If the international humanitarian community is loath to admit that it is Western on its face, then it is in even deeper denial about the Western roots of its core tenants. There exists, of course, a universal value of compassion and helping others in need. The basic notion of empathy and the will to relieve suffering of others is common to all religions and societies, but the concept of a neutral entity having a protected presence amid conflicts to provide aid to civilians is not. Such a concept is in fact inseparable from a Western, secular conception of the nation-state system. It makes less sense in a worldview that does not hold religion, the state, and civil society to be separate spheres.
For all these reasons it should come as no surprise that the international humanitarian community is seen in these contexts as fully of a piece with the Western political and military agenda the insurgents are battling against. The humanitarian principles as expressed as a set of universal values or ideology not only fail to persuade the non-state belligerents, they also don’t always resonate with local actors and governments. Importantly, however, when practically applied as operational and negotiating tools, they seem to have continued usefulness for securing access for aid. A strong majority of respondents in a survey of national humanitarian aid workers in high-risk operational environments expressed the opinion that their security in the field was enhanced by their organizations’ adherence to the humanitarian principles of impartiality, independence, and neutrality in programming (Egeland, Harmer, and Stoddard, Forthcoming).
Forging Secure Access
This article does not attempt to assess whether or not COIN is effective in meeting its strategic objectives, nor does it express an opinion as to whether beneficiaries are better served by traditional humanitarian providers rather than in the framework of a military hearts and minds campaign. It has instead sought to illustrate (broadly and in brief) how and why traditional humanitarian action has become increasingly endangered in modern-day contexts of internationalized insurgency/counterinsurgency.
So what are the options for humanitarian actors seeking to remain operational in these environments? Antonio Donini and MSF’s Michiel Hoffman among others have urged a back-to-basics Dunantist humanitarian approach. This entails unequivocal separation and independence from military and political actors, and a pared down focus on only core humanitarian activities as opposed to development and stabilization-oriented programs (Donini 2010; Hoffman 2010). A recent study on high-risk humanitarian operations found certain evidence in field practice that supports this proposition. Most notably, that the ICRC, and increasingly MSF, have been able to operate more openly in more places than any other international humanitarian actor. This has been accomplished by making major institutional investments in its capacity to reach out to and negotiate with belligerents on all sides, and focusing on their core missions. Currently, other international NGOs lack comparable capacity for humanitarian negotiation, but to a lesser extent, some have also been able to gain and maintain secure access high risk in limited local settings. At least for these actors, more important than the type of programming undertaken seems to be the following four factors: 1) a demonstrated track record of programming benefitting the population; 2) localizing their programming by recruiting all staff directly from the community where programs are run; 3) deemphasizing their international brand (i.e., Western) identity both to avoid attracting unwanted attention and to enhance local acceptance; and 4) communicating actively and consistently with all relevant interlocutors among the community and parties to the conflict—stressing transparency with all, allegiance with none (Egeland, Harmer, and Stoddard, Forthcoming). Moreover, the more local the insurgents and the greater the hold they have over the territory in question, often the easier it is for humanitarian actors to negotiate safe access. Local insurgents tend to be less ideological and more practically oriented than their global jihadist supporters, realizing that once they gain ground they must adopt their own version of a hearts-and-minds strategy to build their legitimacy and retain the sympathy of the local population. They are thus more amenable to negotiating with traditional humanitarian providers, if they are convinced of their independence from the foreign forces, in order to be seen as allowing the provision of aid to the community.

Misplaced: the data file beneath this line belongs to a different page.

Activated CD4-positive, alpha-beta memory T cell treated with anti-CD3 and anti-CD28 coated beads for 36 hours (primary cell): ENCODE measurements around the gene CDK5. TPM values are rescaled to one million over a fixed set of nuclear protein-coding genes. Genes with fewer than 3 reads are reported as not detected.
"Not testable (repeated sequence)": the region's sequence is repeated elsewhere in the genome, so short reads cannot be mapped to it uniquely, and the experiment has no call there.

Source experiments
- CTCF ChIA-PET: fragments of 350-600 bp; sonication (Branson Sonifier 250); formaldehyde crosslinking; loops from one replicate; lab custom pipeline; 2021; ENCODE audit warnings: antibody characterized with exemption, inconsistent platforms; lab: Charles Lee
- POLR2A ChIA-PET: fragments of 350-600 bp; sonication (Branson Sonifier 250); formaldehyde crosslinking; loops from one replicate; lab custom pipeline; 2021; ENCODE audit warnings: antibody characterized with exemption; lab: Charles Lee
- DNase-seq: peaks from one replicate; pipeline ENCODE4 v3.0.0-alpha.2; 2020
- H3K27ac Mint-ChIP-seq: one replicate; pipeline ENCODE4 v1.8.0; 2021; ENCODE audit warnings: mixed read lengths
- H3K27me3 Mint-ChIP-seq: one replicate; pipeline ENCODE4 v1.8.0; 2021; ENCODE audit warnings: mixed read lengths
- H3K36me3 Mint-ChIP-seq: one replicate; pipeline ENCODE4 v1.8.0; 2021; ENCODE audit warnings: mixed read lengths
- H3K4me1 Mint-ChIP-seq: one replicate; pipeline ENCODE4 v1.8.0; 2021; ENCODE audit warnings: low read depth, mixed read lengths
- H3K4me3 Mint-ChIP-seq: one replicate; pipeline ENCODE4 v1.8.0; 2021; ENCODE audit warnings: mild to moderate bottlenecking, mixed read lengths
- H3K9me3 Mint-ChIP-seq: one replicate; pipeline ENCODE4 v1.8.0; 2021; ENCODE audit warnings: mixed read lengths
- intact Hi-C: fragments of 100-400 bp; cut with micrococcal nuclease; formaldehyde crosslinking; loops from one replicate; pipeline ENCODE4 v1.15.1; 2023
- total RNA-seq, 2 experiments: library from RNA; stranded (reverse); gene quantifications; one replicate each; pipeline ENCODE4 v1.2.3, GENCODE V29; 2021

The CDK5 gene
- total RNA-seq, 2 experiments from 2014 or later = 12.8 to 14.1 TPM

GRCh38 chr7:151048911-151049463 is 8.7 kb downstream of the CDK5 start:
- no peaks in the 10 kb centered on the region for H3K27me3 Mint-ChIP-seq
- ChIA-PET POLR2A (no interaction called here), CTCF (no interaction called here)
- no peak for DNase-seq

Reemphasizing humanitarians’ impartiality and independence from political actors is right and necessary in these environments. However, “back to basics” must not be construed as remaining within the Western box that negatively defines international humanitarian action to much of the non-Western world. International organisations should strive instead to think beyond the boundaries of their traditional institutional culture and to reinterpret the humanitarian imperative more effectively for local audiences. This could include active efforts to diversify the international base of donors and implementing agencies, and to strategically devolve more operational capacity and responsibility for humanitarian action to local actors—as opposed to simply transferring the risk.